Related Articles

If you are interested in shapes that “grow” according to user-input, you might be interested in the following articles. The free downloads in these posts don’t use the list-counting method I’ve outlined here, but they could be easily adapted to use it, if a designer wanted to manipulate the shapes with data lists.

Have a look at:


  • Christoph says:

    I’m working on a similar shape and found your article very interesting.
    I guess that you never released this shape?

    Is it possible to get this from you if you still have it?

    Thank you


  • Visio Guy says:

    Servus Christoph,

    There was no shape to release. The article tells how to implement a feature in Visio’s ShapeSheet…in whatever shape you would like!

    – Chris

  • Christoph says:

    I was referring to

    “It should be on offer within then next week or two.”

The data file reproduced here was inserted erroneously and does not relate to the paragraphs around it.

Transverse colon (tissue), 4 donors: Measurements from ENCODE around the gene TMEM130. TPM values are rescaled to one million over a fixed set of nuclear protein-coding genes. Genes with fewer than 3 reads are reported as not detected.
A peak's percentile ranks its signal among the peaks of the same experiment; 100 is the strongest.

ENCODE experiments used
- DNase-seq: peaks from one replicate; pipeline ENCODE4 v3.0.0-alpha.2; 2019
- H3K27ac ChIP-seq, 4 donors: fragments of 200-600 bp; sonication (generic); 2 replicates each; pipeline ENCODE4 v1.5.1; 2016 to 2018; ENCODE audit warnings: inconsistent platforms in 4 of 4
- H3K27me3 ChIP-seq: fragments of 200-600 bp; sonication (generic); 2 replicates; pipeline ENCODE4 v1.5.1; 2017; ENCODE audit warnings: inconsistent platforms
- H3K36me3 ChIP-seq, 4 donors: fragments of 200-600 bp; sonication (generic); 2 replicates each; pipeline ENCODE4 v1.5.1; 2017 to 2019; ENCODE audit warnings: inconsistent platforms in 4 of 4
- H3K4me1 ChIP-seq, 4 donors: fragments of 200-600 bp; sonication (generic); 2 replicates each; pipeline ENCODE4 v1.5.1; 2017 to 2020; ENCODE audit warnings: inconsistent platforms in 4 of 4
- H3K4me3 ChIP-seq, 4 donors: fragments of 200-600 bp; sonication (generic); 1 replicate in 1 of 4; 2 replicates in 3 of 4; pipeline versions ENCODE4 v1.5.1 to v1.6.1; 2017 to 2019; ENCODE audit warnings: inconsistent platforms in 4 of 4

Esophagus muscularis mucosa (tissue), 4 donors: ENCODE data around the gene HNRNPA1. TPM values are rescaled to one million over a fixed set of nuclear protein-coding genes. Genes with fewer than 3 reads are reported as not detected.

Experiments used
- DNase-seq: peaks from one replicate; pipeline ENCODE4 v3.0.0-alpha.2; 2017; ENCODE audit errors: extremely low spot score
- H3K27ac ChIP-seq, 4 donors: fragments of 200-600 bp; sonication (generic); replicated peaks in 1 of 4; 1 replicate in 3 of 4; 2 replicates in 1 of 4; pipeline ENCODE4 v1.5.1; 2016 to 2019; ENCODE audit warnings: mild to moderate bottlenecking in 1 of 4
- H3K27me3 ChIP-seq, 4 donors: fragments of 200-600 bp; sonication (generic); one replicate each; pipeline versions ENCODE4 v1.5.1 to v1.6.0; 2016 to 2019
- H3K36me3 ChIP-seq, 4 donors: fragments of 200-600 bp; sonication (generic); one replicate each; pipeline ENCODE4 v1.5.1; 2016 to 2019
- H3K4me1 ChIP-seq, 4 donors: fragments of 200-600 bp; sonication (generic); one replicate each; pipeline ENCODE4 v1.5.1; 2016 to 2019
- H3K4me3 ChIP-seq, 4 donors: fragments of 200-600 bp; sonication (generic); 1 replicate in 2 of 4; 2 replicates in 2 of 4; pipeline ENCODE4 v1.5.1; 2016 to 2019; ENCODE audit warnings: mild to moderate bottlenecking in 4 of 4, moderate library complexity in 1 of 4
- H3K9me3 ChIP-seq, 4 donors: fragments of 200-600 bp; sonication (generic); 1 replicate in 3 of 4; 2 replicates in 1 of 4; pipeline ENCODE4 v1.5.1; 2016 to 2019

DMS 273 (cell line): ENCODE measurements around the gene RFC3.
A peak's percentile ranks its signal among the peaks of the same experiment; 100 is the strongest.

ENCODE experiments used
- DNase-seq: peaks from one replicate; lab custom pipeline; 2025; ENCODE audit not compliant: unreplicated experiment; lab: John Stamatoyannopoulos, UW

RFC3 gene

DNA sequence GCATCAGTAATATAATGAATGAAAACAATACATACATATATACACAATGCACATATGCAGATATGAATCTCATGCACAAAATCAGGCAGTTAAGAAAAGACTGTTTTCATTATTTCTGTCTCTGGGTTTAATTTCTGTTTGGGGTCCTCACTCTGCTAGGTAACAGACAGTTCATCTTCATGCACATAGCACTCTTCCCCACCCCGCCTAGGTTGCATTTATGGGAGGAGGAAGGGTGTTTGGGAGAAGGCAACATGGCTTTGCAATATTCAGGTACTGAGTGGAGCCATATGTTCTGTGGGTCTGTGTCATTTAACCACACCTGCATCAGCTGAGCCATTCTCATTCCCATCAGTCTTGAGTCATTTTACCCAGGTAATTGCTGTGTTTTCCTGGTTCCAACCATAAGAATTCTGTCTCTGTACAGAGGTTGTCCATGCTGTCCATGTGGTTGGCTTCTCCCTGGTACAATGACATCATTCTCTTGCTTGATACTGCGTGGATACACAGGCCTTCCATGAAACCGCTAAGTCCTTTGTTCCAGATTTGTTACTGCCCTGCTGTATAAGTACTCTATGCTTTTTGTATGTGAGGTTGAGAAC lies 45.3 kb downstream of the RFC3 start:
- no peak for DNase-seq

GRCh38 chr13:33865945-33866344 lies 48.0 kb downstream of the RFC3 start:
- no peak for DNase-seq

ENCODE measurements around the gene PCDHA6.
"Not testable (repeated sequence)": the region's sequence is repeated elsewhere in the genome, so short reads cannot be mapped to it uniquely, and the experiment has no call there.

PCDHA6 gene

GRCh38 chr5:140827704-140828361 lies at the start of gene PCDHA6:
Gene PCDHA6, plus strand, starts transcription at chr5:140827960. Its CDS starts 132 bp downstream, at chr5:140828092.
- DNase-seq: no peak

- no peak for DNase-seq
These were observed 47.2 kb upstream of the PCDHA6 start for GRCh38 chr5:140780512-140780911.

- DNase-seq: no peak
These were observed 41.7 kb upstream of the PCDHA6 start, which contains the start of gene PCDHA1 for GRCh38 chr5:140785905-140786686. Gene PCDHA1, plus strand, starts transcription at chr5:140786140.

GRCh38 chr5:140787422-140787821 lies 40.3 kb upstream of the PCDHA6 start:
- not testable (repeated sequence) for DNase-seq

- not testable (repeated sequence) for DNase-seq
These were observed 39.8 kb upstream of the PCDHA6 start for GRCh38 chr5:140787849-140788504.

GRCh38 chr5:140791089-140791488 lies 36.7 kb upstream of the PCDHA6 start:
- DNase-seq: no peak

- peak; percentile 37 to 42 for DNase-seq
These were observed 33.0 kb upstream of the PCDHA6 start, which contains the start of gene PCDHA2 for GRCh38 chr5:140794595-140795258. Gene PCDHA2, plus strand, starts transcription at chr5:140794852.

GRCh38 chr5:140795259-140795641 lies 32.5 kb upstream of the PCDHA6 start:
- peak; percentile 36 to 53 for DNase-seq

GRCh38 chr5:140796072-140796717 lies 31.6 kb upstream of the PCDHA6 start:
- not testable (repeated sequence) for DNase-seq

I’m currently thinking of drawing sub-shapes (without visio) based on an user cell entry of a shape.

    Let’s assume I have a field of hyperlinks in a user cell separated by semicolons.

    What I want do to is do have this hyperlinks as a list vertically aligned left or right beside the shape and the user should be able to click each hyperlink even after I exported the graphic as html.

    Do you think this is possible without vba?

    Thank you

  • Visio Guy says:

    Heheh. Forgot about that. I’m not even sure anymore which shape I was talking about!

  • Christoph says:

    So, you’ve forgotten this shape

    That’s live.

    Anyway do you think that it is possible to solve the other part of my mail?



  • Visio Guy says:

    Hi Christoph,

    Actually I did post it on August 4th, 2009. It’s this article + download: Automatic Chevron Process Shape

  • Christoph says:


    I came to same solution more or less. That’s wonderful.

    Danke & Fürti


  • […] you should really use the LOOKUP and INDEX ShapeSheet functions (for example, here and here) to do something like this. Nesting IFs ad-naseum like this is a poor way to get this particular […]